Want to play Tighten This! every week? Want a shot of fun while building your concise-writing skills with word-loving friends? Want to edify your inner editor? Subscribe to my blog under the heading “Sign Up!” (above right or, on a mobile device, all the way at the bottom). Then, each time I publish a post, you’ll receive an email.

Again, Challenge Sentence 19

What would be the faculty reception accorded the introduction of such a proposal by the Council?

Your revision: _______________________
[Scroll to the bottom and put your revision in a comment by Friday,  Oct. 16.]

Go!

Index of Challenge Sentences

23 thoughts on “Tighten This! Challenge Sentence 19 [writing/editing game]

  1. “What would be the faculty reception if the Council introduced the proposal at this time?”

    I cheated. I know the author; and she told me what she wanted to convey. Merely tightening the original is not enough: You have to maintain the author’s intentions along the way. Of course, to do that requires knowing what those intentions are; and if the sentence is badly enough written (like this week’s example), you well may not be able to know what it was she was trying to say.

    • George,

      Thanks for leaving this comment. You’ve pinched the game on its Achilles heel. You couldn’t be more right. This game is impossible because real-world editing decisions always depend on context, and we have no context in our Challenge Sentences. It’s a crazy game to have invented. Players know nothing about the Challenge Sentence’s audience or about the author’s intentions. I shoot down the game myself for all kinds of reasons, as you may have seen here: http://writing.rocks/how-to-play-tighten-this/

      Yet, I invite people to play–emphasis on play. I invite people to imagine and consider and weigh and exercise their brains about how they would make editing decisions in this context or that. Larry and Ray and I often come up with different choices, not declaring them right or wrong but talking about the things that went through our heads.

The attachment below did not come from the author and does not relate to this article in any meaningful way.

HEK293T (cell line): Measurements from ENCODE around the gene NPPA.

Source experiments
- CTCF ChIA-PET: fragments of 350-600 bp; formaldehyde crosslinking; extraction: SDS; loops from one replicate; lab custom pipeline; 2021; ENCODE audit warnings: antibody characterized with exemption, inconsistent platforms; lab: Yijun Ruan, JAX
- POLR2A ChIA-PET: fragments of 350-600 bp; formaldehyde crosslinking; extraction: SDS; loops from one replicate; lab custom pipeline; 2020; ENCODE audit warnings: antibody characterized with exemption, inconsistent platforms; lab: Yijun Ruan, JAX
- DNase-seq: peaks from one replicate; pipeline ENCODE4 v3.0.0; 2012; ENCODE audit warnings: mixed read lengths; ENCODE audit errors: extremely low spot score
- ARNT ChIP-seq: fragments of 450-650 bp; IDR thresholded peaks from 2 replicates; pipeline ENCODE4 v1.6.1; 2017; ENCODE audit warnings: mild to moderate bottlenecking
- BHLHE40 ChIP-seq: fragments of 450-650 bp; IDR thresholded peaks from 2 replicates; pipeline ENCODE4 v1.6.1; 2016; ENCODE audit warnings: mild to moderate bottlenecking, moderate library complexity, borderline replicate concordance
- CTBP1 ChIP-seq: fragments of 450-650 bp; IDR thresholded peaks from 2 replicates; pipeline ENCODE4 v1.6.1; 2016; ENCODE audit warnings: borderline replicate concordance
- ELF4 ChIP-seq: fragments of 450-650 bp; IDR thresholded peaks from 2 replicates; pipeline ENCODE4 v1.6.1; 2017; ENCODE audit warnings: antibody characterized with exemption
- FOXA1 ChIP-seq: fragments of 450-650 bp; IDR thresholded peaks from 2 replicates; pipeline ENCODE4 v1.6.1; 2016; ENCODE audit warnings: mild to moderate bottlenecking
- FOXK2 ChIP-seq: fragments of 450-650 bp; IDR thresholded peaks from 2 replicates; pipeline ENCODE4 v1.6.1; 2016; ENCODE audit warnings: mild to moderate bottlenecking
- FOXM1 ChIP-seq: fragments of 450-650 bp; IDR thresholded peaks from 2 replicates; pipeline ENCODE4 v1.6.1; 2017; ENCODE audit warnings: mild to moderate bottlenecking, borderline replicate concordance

To me, that’s the value of the game. It’s not about the revisions we pick. It’s about the thought processes we reveal. It’s about giving the editing process its due as a worthy pursuit. The Challenge Sentences are just an excuse to do all that.

      Some people tell us that returning to this game from week to week is helping them make better decisions in their real writing back in their homes and offices where they do know the context. And people are having fun with words here. If a game can bring a bit of fun into people’s lives and help them grow as writers, it seems worth continuing to play despite its impossibility.

      Thanks again for your note and for the rousing talk you gave at Information Development World, including the sentence example you shared (for different purposes) that inspired this week’s game.

  2. ‘What would be the faculty’s reception to such a proposal?’

    I felt that ‘Council’s introduction’ is understood by the audience!

  3. I smell editorial shenanigans and respond in kind 🙂

    It would have been very easy for the author to say, ‘How would the faculty react to the Council’s proposal?’ The fact that they didn’t implies something else is at play.

    I’m going to assume that the author was struggling to articulate a complicated or sensitive situation and lost clarity somewhere along the line.

    The phrasing suggests to me that the author is not a member of faculty, but is (most likely) Head of the Council or an independent advisor, so I will make those assumptions too.

    Two thoughts from here:

    – ‘Such a proposal’ suggests the author already knows this is a bold, possibly even scary, proposal in the eyes of the faculty, and the Council have discussed it/are discussing it.

    – ‘Accorded the introduction of’ suggests that presenting the proposal is not yet agreed upon by the Council.

    In this (assumed) scenario, the goal of the author would be to gain a decision on whether to present or not. The audience would be the Council itself.

    I would then tighten the sentence by saying:

    Given it’s likely impact, how will the faculty react to Council making this proposal?

    • Steve, You are asking all the necessary questions. This game can be crazy-making, because we’re guessing at the critical questions: Who is the audience? What is the purpose? You’ve made your best guess by thinking things through—the true aim of this game.

      I could see your original suggestion (“How would the faculty react to the Council’s proposal?”) still working in the scenario you’ve sketched out, but I appreciate all the subtleties you’re considering.

  4. According to the introducing proposal by the council how does the faculty reception give power?

    “What would be the faculty reception accorded the introduction of such a proposal by the Council?”

Comments are closed.